So minutes, hours, days, month, and years,
Passed over to the end they were created,
Would bring white hairs unto a quiet grave.
Ah, what a life were this! How sweet, how lovely!
-- Henry VI, Part 3, II.v. 38-41.
I was watching the ... documentary? filmed series of mostly one-way conversations? I'm not sure what to call it ... Examined Life on Netflix the other evening (because I am a pretentious jerkwad)*, and one of the speakers in the film, Peter Singer, said something obvious in a way I hadn't considered before. He posed the following hypothetical situation, and he then asked people how they would handle it.
Here's the scenario:
|A screen that offers time to reflect.|
I'm fairly certain that approaching 100% of the people reading this would decide to save the child's life because, on a very basic level, most people agree that the direct saving of a life is more important than shoes, expense be damned.
However, Singer, as philosophers are prone to do, doesn't let the question stop there; he goes on to ask, basically, if you would allow your money to be lost by ruining your shoes to save a child's life, why not, in the first place, instead of spending the money on the expensive shoes, spend that money by donating to one of the various, valid charitable organizations that use your money to feed starving children?
I know some of you reading this will immediately claim that Singer's question poses an absurd reduction. After all, why go the movies when you could help at a soup kitchen? Why read a blog post when you could be learning first aid? Why do ANYTHING immediately gratifying and enjoyable when you could be helping others?**
But to react in this way is to miss an opportunity for reflection. There is truth in what he says. After all, economics studies how people spend their finite resources, and it follows (by definition of finite) that spending money on one item necessarily means that that money is unavailable for other expenditures (credit cards work to make people feel like they're circumventing this, but as anybody who has read a personal finance blog knows, the reckless use of credit cards frequently ends in disastrous results).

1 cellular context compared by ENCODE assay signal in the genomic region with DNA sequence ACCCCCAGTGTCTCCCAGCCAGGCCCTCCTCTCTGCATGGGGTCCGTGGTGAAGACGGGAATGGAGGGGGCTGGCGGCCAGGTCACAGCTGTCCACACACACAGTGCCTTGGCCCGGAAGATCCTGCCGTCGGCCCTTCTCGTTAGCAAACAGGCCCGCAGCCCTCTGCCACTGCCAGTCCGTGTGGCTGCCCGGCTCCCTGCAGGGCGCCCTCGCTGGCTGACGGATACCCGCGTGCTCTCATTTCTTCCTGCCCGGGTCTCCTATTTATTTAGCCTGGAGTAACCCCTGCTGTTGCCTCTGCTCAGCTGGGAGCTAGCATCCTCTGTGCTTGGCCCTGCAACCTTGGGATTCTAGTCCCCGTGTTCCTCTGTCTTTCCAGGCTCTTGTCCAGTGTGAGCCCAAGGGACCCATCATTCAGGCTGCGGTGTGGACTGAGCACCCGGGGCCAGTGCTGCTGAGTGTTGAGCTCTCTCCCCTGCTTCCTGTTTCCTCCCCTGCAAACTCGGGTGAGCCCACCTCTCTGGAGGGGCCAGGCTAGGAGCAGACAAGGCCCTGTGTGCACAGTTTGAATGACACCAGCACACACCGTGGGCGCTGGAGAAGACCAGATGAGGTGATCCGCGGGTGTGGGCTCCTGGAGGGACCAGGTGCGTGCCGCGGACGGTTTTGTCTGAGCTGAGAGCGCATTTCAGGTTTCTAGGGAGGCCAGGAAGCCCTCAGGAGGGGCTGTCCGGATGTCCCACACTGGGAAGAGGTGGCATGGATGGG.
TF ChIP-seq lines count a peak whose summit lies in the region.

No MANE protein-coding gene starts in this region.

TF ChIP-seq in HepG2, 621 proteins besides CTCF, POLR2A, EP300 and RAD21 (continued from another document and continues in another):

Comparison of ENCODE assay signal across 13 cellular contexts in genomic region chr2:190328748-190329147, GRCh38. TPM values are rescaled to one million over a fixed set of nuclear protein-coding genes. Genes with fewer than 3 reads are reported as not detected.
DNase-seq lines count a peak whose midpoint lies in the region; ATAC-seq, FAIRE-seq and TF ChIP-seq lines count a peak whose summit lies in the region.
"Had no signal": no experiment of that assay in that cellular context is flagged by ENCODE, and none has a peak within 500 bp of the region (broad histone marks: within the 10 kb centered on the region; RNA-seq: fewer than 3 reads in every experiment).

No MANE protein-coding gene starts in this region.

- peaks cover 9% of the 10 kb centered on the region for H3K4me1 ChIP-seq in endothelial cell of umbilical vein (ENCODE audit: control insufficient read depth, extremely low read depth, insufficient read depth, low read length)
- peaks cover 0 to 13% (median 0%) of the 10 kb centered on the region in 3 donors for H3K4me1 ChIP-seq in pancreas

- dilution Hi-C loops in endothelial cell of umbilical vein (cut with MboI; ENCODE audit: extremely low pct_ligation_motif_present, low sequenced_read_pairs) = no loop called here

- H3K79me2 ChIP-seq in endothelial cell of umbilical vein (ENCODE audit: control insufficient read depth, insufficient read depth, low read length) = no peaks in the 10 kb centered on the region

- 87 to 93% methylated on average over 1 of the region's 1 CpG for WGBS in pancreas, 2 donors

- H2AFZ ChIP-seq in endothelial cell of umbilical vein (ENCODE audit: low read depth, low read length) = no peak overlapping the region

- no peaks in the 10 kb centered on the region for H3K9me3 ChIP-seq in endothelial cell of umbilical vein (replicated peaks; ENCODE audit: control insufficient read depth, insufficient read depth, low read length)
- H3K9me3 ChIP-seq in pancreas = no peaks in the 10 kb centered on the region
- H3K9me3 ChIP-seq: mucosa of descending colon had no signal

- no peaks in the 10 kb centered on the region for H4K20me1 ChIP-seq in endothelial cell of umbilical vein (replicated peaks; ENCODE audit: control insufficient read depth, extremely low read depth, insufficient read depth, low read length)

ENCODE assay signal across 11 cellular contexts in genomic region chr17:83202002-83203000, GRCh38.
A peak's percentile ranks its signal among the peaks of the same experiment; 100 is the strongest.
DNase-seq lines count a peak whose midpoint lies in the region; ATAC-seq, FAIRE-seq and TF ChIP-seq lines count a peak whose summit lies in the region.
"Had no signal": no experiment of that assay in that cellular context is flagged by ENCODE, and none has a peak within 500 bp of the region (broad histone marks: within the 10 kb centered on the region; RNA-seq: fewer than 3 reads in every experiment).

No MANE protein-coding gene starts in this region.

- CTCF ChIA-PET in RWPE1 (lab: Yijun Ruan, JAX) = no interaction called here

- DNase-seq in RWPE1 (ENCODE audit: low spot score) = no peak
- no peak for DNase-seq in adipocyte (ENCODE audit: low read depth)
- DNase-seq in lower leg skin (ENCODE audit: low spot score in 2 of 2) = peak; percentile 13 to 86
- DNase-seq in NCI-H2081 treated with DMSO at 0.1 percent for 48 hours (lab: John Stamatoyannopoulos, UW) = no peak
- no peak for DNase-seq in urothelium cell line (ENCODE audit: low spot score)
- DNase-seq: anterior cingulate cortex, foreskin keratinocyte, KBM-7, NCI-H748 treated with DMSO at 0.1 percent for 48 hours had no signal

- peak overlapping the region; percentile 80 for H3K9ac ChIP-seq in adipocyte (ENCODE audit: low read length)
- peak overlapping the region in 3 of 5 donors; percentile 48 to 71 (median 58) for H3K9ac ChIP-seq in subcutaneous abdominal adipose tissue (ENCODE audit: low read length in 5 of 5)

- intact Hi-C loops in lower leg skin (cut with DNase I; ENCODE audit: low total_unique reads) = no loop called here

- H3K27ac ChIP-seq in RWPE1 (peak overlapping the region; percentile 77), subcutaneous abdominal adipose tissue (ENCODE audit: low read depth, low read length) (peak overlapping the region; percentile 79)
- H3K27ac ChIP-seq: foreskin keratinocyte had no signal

It is important to realize that each dollar we spend is a dollar we can't spend another way, and I think it's worthwhile to remember this on a weekly, daily, or even a transaction by transaction basis.
What do you think? Do you consider where each dollar you spend could have gone, and/or what help it could have provided? Let me know in the comments.
*Though, to be fair, you could probably add that clause to the end of nearly any sentence I've written on this site, and it would remain accurate. "Should I Drop Chase Bank?" because I am a pretentious jerkwad? Here's my Lending Club update because I am a pretentious jerkwad. Here are 6 things you don't know about me because I am a pretentious jerkwad. You get the idea. Apt, no?
**I would argue that helping others can be both gratifying and enjoyable; I find that little in life is truly an either/or situation.
Photo by psd.
**This post was featured in the Carnival of Personal Finance #364.**